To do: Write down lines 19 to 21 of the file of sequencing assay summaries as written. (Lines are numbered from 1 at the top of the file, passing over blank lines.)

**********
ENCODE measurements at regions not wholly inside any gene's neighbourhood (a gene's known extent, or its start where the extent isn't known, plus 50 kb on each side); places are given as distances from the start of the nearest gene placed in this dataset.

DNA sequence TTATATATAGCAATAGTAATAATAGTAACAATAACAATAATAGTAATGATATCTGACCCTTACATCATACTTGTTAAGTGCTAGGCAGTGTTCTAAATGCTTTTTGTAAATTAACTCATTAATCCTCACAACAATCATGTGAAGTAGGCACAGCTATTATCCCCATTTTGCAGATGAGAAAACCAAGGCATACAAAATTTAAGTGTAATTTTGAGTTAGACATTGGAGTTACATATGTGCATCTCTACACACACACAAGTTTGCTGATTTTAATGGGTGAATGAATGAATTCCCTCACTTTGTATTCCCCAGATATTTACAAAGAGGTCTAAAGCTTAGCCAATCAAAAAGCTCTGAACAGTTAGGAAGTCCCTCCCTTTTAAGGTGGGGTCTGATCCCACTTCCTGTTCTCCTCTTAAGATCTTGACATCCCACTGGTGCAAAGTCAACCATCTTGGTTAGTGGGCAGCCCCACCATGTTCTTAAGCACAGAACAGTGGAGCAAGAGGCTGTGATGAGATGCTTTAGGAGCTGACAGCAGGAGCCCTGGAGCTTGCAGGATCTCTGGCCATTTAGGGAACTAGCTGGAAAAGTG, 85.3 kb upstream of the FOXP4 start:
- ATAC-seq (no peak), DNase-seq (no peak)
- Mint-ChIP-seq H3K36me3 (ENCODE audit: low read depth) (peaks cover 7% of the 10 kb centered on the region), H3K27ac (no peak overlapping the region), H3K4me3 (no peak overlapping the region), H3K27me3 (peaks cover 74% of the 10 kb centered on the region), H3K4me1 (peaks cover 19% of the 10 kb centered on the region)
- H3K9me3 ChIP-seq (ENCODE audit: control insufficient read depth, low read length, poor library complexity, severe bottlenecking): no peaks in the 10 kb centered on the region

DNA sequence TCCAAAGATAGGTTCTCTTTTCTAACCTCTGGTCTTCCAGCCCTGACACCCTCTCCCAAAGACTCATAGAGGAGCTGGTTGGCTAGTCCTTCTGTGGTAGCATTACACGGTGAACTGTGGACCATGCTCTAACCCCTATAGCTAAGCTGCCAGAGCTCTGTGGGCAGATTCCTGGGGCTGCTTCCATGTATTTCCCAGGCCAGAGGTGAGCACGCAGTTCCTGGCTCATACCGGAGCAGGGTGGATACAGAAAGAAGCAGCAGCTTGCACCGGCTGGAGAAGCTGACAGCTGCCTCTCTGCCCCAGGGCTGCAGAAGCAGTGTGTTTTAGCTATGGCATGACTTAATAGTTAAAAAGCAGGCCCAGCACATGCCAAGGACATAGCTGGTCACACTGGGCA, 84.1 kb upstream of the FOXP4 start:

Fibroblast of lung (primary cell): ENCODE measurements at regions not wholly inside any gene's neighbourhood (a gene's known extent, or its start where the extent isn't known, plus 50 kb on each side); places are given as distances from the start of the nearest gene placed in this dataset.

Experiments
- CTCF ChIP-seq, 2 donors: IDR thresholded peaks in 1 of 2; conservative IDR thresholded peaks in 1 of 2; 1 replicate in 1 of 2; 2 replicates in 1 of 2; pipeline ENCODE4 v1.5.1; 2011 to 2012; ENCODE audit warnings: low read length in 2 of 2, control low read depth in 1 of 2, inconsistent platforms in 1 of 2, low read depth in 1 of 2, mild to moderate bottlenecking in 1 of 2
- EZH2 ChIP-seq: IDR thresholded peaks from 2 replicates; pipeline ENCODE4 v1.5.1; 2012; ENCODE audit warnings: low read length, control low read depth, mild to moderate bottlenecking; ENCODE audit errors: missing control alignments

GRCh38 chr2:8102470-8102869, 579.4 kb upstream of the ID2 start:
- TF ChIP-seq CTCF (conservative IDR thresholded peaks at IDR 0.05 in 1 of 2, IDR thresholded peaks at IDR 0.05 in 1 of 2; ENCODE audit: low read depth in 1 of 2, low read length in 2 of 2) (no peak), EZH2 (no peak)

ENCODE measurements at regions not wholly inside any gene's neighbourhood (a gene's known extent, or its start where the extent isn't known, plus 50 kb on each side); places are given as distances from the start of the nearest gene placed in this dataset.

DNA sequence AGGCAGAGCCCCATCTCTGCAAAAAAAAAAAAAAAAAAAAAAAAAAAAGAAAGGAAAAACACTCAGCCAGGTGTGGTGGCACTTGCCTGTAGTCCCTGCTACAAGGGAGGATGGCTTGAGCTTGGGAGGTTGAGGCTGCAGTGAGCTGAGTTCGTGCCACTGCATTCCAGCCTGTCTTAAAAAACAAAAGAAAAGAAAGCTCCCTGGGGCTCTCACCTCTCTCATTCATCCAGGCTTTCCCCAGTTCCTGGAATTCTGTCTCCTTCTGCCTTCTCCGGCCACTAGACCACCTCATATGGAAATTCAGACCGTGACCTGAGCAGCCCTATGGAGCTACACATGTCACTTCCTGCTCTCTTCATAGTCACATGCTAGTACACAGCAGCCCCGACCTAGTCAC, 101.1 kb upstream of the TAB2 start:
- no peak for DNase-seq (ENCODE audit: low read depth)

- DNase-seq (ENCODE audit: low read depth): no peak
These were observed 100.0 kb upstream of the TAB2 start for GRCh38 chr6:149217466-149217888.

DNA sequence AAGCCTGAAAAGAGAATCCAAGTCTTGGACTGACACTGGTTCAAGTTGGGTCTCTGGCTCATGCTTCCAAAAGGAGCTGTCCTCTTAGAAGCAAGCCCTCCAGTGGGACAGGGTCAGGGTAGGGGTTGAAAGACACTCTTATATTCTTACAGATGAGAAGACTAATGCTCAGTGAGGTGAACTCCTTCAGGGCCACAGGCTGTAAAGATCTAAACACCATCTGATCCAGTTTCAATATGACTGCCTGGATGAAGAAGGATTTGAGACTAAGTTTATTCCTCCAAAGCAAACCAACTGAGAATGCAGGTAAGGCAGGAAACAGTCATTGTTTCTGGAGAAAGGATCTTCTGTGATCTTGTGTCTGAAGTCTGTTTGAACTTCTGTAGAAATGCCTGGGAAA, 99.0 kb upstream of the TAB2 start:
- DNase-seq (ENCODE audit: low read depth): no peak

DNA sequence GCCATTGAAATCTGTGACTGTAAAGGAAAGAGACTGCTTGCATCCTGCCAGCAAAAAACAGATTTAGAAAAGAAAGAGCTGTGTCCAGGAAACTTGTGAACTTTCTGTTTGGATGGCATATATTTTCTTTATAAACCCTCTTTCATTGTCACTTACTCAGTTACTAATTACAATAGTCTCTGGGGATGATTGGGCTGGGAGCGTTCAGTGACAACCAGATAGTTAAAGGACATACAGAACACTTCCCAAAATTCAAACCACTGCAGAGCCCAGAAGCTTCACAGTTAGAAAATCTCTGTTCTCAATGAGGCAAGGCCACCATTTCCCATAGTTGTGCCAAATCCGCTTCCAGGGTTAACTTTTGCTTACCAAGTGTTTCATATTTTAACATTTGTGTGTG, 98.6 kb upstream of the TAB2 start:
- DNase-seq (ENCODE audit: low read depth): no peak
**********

- DNase-seq (ENCODE audit: low read depth): no peak

DNA sequence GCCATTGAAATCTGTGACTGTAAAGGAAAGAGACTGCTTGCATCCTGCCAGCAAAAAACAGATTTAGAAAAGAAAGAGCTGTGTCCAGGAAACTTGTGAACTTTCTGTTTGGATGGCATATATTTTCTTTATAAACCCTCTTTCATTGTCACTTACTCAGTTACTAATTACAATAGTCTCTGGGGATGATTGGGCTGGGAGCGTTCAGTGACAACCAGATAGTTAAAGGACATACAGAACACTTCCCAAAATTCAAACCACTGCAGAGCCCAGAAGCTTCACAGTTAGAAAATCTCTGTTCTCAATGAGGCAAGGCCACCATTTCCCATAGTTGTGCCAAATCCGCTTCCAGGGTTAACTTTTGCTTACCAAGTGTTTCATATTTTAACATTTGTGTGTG, 98.6 kb upstream of the TAB2 start:
- DNase-seq (ENCODE audit: low read depth): no peak